In romantic comedies, people are always meeting someone and falling in love with them pretty much immediately. And when one person realizes they're in love with the other person, there's usually an accompanying speech where one person says, "I know I just met you yesterday and I don't know your last name—Beckerman? Is it Beckerman? Schwartz?—at any rate, I love you," and the other person says, "I believe you because it makes absolute sense that you would fall in love with me after three days because no one has ever lied to me and I've never felt pain!"
But when someone feels that strongly, that quickly in real life, we don't trust it. We can't make sense of it. You love me? But it's been a shorter amount of time than I think it should take for you to know that you love me!
Taking it slow is idolized. If you feel intensely for someone in the beginning, you have to—have to put a stop to that, slow down, and let it unfold slowly. But who says taking it slow is the one right way?
A while back I had a several-weeks-long kind-of-relationship. The relationship was eerily comfortable from the beginning and I'd honestly never felt so immediately at ease with another person. I knew it was moving way more quickly than I tend to move in relationships but I figured that worrying that it was "too good" was like worrying if I have "too much" chocolate in the house: That's ridiculous and the best problem ever. Then he mentioned it. Our intense feelings for each other couldn't possibly be healthy or real. He said it like he was upset about it. I still think that's ridiculous.
But even when it ended, I still felt like it was a great relationship. I had been fully committed to whatever happened between us, good or bad. I trusted how I felt and how he felt and what I hoped we could be.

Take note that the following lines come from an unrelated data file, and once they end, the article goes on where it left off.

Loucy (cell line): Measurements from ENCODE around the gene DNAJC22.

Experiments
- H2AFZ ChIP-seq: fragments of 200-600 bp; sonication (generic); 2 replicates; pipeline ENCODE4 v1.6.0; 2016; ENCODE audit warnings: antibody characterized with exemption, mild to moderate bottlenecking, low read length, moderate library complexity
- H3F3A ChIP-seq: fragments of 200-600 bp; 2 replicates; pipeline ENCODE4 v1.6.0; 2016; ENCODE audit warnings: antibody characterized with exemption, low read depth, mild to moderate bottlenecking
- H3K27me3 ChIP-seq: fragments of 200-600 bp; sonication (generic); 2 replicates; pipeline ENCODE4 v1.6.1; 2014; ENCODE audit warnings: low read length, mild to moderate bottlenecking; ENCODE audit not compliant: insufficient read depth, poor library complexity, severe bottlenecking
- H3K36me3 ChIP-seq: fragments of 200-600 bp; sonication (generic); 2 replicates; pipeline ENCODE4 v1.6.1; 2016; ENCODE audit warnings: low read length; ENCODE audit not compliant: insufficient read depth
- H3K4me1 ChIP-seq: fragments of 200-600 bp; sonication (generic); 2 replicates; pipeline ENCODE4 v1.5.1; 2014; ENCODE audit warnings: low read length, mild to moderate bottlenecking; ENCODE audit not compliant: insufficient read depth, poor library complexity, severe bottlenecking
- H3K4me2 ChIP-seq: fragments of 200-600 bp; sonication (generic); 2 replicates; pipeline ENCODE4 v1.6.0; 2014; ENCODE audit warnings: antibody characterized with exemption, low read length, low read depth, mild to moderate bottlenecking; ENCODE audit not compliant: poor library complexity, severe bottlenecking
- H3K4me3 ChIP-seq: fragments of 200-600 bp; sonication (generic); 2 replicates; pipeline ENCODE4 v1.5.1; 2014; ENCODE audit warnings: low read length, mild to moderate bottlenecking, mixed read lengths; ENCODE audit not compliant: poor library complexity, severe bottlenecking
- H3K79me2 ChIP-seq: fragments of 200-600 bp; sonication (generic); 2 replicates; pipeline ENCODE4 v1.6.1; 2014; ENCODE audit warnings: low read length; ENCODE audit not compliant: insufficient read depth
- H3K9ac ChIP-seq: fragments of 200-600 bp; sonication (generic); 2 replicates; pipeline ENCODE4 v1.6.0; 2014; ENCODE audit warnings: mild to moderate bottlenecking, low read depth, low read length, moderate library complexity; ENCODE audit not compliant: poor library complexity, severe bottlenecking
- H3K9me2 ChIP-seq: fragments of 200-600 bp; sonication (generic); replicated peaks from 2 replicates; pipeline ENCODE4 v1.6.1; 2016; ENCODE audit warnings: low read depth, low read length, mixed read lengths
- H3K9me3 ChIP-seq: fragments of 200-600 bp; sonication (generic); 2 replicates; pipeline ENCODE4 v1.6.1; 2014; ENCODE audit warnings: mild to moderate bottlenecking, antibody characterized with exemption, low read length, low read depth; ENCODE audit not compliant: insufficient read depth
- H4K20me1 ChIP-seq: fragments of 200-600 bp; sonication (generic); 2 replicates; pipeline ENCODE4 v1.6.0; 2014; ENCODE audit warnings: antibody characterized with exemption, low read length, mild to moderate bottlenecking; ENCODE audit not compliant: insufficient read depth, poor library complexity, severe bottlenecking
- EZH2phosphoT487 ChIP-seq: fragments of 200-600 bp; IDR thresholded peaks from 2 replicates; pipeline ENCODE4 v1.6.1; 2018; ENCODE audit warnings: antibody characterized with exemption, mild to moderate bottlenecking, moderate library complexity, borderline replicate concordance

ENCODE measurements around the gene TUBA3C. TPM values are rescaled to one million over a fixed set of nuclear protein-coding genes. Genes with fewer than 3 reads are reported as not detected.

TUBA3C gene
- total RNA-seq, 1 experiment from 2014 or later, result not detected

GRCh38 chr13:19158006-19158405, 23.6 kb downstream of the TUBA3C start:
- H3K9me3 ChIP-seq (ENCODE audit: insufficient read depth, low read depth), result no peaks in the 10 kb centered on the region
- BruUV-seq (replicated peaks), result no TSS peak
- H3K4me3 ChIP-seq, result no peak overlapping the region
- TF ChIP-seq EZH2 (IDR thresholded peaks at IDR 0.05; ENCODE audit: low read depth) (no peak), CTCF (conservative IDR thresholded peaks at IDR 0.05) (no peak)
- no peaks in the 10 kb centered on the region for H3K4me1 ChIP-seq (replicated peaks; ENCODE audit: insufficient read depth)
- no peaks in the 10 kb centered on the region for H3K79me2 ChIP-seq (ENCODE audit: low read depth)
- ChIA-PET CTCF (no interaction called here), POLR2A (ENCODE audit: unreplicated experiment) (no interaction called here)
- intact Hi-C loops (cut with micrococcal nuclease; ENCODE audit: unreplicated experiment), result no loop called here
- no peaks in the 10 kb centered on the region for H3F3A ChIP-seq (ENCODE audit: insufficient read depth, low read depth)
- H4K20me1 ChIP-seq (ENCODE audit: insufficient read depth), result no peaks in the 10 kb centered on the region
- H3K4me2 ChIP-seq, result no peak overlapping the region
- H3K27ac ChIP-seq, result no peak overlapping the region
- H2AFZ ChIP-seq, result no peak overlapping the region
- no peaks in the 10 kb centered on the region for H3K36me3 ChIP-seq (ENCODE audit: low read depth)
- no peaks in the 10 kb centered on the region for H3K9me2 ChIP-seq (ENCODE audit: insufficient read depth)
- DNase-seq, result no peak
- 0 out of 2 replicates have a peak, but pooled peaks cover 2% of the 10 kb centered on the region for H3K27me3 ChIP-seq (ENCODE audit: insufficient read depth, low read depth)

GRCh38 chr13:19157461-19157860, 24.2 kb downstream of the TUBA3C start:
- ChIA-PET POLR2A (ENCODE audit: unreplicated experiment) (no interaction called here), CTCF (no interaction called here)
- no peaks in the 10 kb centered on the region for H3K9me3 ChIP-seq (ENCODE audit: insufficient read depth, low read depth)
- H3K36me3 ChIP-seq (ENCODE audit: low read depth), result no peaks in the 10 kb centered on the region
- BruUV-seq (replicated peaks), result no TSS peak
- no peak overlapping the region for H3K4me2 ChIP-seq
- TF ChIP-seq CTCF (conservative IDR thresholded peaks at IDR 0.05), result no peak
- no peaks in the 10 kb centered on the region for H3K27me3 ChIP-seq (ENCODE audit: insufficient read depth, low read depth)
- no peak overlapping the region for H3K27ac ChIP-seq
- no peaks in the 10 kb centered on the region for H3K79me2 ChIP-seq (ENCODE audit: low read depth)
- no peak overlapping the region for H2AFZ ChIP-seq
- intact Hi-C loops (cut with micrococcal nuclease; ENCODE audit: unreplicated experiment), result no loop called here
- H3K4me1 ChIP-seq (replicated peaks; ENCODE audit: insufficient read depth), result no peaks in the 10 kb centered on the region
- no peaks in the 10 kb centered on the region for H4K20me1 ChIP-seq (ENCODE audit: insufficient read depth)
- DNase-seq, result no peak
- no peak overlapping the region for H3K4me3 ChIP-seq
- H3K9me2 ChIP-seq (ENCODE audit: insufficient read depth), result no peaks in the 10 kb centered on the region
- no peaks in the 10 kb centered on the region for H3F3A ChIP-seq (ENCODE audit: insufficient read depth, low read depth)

I remember it like the best spring break ever—a fun experience that had an end date and maybe got a little too intense, but at least I don't have any regrets about it. If you went on a vacation to a remote island that looked like, say, this for example:
If something is good, why not just let it be good? It should be really great in the beginning. It should be so lovely and wonderful that you can't believe it's happening. It should feel different than other relationships that came before it. Thinking there's some invisible textbook we all have to follow when it comes to love, and if we don't follow it, the relationship is doomed, is so limiting and potentially even unhealthier than rushing into it, when rushing into it feels good for both people.
Respond to his cute texts right away. Say yes to dates instead of playing coy. Sleep with him as soon as you want to.
If you go in fearlessly from the start, yeah, you might get hurt and it might not work out. But at least you really experienced how wonderful it was, for however long it was wonderful. And then, years later, if you're still together, your "We said 'I love you' after three dates" way was the right way for you. But you can only get to that point if you trust that what you feel is real, for now at least, and go all in.
This article originally appeared on Cosmopolitan.com. Minor edits have been made by the Cosmo.ph editors.